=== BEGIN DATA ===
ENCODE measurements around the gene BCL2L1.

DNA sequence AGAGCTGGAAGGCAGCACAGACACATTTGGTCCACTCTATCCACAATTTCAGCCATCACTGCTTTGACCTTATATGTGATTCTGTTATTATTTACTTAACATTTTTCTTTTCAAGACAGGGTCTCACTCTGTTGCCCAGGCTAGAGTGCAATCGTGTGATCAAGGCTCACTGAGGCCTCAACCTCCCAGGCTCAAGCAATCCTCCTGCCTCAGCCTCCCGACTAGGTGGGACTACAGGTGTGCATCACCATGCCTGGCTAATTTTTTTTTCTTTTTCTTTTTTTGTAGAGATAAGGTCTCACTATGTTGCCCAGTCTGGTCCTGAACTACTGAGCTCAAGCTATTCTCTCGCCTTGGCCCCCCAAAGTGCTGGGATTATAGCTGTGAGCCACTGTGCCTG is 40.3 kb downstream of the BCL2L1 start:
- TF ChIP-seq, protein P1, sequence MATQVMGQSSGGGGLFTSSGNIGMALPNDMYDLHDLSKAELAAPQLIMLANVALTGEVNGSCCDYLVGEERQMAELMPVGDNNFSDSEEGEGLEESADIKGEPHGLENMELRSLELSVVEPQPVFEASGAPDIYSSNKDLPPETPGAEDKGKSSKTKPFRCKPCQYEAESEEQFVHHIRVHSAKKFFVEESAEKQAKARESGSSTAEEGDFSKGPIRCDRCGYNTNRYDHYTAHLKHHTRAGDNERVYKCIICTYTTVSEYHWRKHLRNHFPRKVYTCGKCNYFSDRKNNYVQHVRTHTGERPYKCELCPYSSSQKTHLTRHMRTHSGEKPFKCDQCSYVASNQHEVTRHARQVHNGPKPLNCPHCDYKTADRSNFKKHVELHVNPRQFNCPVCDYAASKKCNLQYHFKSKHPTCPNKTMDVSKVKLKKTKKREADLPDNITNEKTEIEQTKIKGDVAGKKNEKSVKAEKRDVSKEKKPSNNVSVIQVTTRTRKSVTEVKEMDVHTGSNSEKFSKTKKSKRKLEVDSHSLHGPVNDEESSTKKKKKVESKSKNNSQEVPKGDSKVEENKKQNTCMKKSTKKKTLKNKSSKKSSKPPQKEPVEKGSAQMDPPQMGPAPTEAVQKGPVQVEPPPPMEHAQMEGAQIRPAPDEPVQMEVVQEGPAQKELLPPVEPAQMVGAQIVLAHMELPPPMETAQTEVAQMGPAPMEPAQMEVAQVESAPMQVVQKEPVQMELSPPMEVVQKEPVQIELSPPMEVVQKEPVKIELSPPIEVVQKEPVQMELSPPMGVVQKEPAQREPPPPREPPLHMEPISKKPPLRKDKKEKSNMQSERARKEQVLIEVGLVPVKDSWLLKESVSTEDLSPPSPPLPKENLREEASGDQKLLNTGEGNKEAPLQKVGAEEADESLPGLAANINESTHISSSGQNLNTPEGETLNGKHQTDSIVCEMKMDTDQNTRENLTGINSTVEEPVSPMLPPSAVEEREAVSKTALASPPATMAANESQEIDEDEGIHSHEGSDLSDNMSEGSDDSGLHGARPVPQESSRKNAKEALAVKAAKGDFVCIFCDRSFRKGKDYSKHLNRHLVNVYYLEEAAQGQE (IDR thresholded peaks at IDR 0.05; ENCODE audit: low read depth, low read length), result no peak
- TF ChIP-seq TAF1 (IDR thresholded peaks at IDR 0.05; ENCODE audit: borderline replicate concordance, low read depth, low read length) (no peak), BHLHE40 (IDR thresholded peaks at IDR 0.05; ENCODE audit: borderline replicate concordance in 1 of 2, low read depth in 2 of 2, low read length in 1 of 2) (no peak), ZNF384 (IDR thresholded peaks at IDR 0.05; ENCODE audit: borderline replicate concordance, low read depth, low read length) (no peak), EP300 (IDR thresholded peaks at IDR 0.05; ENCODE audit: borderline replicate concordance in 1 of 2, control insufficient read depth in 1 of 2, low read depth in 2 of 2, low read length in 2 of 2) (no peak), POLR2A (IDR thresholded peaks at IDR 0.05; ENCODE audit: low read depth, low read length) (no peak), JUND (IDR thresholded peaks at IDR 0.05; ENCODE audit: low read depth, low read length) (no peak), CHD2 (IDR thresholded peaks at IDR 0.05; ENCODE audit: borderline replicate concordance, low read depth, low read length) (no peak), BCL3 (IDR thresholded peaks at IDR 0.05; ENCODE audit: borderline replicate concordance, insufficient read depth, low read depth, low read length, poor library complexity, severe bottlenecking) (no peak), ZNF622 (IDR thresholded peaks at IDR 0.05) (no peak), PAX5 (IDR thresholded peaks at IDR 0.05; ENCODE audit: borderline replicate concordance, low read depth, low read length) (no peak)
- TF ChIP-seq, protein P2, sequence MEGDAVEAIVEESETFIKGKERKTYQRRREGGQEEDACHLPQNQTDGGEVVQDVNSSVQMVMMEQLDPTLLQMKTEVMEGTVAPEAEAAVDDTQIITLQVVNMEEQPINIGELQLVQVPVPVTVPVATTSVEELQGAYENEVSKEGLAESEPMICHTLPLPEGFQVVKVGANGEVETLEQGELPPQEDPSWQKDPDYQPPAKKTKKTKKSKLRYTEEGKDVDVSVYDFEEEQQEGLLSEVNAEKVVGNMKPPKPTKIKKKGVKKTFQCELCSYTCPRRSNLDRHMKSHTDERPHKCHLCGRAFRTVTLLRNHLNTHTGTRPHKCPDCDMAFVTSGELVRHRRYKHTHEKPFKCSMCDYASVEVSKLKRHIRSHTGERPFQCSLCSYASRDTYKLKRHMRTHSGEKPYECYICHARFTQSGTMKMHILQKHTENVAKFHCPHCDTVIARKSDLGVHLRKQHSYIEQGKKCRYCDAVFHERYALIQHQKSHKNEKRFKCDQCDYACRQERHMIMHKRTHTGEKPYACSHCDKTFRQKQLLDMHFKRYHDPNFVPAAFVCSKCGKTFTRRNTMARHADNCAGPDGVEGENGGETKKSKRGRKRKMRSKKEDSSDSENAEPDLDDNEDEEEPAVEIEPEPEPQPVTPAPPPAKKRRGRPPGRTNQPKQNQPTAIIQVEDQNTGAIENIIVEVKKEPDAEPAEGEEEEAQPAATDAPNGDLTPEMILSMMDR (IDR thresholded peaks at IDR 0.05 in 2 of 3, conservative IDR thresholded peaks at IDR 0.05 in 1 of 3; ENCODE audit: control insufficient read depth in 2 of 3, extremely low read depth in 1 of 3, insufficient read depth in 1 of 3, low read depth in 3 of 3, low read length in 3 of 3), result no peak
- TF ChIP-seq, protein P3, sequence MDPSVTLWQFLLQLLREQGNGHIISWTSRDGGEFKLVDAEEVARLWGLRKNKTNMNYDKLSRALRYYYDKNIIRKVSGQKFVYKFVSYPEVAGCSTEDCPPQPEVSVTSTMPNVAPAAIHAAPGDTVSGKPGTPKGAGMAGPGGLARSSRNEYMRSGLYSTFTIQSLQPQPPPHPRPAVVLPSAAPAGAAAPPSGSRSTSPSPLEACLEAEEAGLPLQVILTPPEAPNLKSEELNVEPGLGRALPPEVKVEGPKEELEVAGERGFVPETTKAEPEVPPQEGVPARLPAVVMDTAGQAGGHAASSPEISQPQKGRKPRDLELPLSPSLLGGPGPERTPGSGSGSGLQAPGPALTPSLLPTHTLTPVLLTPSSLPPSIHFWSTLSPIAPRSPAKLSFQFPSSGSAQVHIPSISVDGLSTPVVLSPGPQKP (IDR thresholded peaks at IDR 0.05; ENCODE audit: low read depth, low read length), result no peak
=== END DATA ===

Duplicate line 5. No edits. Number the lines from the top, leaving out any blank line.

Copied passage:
- TF ChIP-seq, protein P2, sequence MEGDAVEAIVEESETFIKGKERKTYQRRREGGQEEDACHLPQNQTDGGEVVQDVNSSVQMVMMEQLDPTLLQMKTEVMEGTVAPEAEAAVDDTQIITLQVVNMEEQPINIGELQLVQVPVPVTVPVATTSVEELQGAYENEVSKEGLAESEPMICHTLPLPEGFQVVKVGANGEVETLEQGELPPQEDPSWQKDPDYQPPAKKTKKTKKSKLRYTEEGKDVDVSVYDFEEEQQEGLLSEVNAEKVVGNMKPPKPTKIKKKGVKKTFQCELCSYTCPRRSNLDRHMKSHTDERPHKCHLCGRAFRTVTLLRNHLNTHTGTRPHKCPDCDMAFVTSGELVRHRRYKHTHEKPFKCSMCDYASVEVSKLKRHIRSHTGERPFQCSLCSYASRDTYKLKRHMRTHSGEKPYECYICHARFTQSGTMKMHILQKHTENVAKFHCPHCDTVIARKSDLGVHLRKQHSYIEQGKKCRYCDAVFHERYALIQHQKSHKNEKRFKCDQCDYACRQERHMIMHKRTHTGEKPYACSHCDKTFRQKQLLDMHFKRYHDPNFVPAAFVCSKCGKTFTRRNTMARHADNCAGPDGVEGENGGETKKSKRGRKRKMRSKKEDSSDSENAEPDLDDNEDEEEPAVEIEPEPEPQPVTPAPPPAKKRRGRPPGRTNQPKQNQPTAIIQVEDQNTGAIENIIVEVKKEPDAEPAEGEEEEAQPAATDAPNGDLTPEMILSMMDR (IDR thresholded peaks at IDR 0.05 in 2 of 3, conservative IDR thresholded peaks at IDR 0.05 in 1 of 3; ENCODE audit: control insufficient read depth in 2 of 3, extremely low read depth in 1 of 3, insufficient read depth in 1 of 3, low read depth in 3 of 3, low read length in 3 of 3), result no peak